Determinants of patient delay among tuberculosis cases in Spain.

Unidad de Investigación en TB, Centro Nacional de Epidemiología, Instituto de Salud Carlos III, Madrid, Spain.
The European Journal of Public Health (Impact Factor: 2.59). 06/2004; 14(2):151-5.
Source: PubMed


Patient delay was investigated in a cohort of TB patients identified from May 1996 until April 1997 in 13 Autonomous Regions in Spain. The study covered almost 67% of the total Spanish population.
Data were collected from clinical records. Using unconditional logistic regression with two different cut-off points to define 'patient delay' (the median and 75th percentile), the association between patient delay and different factors was estimated.
A total of 7,037 cases were included. Median and 75th percentile delays were 22 and 57 days respectively. Factors associated with patient delay greater than the median (p<0.05) were: non-respiratory symptoms of TB and age over 14 years, although the effect of age was not linear. Furthermore, an interaction was observed between intravenous drug user (IDU) and HIV status, in that, whereas patient delay was greater in IDUs than in non-IDUs among cases whose HIV status was either negative or unknown, among HIV-positive patients no such IDU-related differences were in evidence. Factors associated with extreme patient delay (greater than the 75th percentile) were essentially the same, but the above-described interaction disappeared, with IDU status showing no direct effect. In addition, likelihood of extreme patient delay increased in the case of alcoholism and female gender and decreased in the case of chronic renal failure, corticoid treatment, prison inmates and residents of old age homes.
Although there is a universally enjoyed right to health care in Spain, some groups of TB patients could nevertheless be experiencing problems in seeking medical attention.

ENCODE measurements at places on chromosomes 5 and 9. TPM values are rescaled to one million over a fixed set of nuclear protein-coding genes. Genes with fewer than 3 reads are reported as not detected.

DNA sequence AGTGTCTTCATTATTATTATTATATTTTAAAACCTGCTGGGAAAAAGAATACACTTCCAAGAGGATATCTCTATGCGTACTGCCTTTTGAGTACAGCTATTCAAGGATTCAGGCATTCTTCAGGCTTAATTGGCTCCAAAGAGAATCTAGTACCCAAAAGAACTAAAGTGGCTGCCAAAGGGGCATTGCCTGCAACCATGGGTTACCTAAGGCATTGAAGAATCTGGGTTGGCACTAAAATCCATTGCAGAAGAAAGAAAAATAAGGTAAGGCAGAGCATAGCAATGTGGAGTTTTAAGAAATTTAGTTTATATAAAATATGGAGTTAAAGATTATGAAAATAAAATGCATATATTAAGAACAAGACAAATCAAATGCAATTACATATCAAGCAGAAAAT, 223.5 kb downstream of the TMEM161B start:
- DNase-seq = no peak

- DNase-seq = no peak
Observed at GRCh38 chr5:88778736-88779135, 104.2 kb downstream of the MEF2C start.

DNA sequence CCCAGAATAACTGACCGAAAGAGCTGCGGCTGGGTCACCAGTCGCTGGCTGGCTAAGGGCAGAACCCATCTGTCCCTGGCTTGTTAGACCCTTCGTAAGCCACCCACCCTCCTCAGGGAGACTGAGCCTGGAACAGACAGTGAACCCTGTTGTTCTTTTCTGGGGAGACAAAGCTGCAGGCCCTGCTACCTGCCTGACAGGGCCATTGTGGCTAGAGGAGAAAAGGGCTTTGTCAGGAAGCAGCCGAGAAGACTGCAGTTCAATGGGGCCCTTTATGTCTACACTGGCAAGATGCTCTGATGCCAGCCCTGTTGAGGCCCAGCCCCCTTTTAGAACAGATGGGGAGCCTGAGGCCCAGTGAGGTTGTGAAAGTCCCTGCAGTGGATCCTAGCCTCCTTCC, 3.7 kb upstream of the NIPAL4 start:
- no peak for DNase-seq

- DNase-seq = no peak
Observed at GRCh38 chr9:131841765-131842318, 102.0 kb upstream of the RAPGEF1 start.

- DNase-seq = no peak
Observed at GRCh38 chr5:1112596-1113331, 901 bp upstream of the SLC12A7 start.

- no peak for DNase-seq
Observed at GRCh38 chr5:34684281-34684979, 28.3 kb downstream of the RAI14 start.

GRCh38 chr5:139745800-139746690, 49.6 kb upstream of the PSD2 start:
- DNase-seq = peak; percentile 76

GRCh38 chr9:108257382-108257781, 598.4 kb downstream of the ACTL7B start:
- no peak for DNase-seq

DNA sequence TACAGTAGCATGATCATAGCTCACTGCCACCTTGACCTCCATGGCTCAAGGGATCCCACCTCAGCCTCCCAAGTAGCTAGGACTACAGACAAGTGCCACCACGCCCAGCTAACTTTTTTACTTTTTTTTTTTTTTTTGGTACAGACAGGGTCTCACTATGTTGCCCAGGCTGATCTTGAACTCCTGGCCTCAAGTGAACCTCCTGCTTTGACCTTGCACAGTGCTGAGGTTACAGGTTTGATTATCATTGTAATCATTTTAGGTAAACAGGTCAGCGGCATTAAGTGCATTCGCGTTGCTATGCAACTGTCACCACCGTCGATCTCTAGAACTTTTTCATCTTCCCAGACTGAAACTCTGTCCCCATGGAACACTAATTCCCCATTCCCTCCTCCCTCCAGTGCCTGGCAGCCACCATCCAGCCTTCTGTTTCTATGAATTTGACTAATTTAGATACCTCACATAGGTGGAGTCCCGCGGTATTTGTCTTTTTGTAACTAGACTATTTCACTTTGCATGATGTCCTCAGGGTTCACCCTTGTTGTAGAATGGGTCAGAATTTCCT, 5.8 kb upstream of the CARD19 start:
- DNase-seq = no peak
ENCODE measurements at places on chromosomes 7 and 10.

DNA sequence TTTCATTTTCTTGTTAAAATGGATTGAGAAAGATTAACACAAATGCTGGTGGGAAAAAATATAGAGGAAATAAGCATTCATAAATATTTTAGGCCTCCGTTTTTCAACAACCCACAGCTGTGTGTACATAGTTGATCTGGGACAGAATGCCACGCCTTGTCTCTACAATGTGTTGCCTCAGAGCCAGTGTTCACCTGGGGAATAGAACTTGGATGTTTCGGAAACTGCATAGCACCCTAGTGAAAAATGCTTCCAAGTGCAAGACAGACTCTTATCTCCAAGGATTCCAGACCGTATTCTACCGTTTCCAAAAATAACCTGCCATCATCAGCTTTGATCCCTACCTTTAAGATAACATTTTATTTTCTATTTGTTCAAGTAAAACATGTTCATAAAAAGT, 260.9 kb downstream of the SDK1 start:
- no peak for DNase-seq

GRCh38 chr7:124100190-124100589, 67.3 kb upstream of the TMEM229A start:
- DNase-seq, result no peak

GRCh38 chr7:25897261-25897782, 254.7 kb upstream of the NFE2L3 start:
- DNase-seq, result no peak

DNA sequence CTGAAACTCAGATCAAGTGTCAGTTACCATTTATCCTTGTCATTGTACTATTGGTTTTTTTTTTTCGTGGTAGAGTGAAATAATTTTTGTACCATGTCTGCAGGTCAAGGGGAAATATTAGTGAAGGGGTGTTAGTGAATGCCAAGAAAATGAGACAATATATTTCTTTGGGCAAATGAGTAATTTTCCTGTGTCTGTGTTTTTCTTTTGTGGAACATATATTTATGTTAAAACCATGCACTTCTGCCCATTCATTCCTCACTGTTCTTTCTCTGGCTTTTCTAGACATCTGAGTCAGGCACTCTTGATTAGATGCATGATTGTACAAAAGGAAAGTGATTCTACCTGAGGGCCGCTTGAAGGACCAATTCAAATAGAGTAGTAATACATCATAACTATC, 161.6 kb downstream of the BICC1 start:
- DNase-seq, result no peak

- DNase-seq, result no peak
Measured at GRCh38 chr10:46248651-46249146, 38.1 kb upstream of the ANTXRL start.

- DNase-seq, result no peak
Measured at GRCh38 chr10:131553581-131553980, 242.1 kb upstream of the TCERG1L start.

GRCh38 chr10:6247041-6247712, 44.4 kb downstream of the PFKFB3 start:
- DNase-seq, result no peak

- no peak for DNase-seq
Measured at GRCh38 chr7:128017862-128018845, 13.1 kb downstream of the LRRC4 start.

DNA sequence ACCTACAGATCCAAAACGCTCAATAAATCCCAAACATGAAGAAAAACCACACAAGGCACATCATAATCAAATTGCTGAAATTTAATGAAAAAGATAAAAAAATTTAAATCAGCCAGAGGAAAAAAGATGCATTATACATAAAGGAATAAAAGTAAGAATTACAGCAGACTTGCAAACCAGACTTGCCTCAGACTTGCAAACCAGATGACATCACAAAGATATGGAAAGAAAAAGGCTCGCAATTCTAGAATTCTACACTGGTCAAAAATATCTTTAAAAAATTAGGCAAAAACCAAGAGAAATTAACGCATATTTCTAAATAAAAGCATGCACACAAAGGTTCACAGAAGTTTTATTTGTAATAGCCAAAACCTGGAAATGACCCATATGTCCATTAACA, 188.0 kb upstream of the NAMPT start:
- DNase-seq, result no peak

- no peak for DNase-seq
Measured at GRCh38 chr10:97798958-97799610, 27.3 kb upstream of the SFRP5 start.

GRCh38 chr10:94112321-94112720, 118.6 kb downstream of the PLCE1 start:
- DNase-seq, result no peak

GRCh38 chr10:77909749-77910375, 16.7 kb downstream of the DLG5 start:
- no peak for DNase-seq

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    • "In accordance with previous studies [8] [12] [13] [14], we evaluated: " patient delay " (PD), i.e. the time from onset of the first symptom(s), possibly related to PTB, to the first contact with any type of healthcare service (formal or informal); " health system delay " (HSD), i.e. the time from patient's first contact with healthcare services to the date of diagnosis or the date of the start of treatment, whichever date came first. The total delay (TD) was defined as the sum of the PD and of HSD. "
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    • "This highlights the need for enlightening society regarding cough as an important TB symptom, which necessitates health care seeking more rapidly. Although the strengths of the study included the fact that, unlike in most series [5] [17] [20], we succeeded in including all but 2 eligible patients, further studies are needed to show why some symptoms accompany heightened risk of delay and others do not. "
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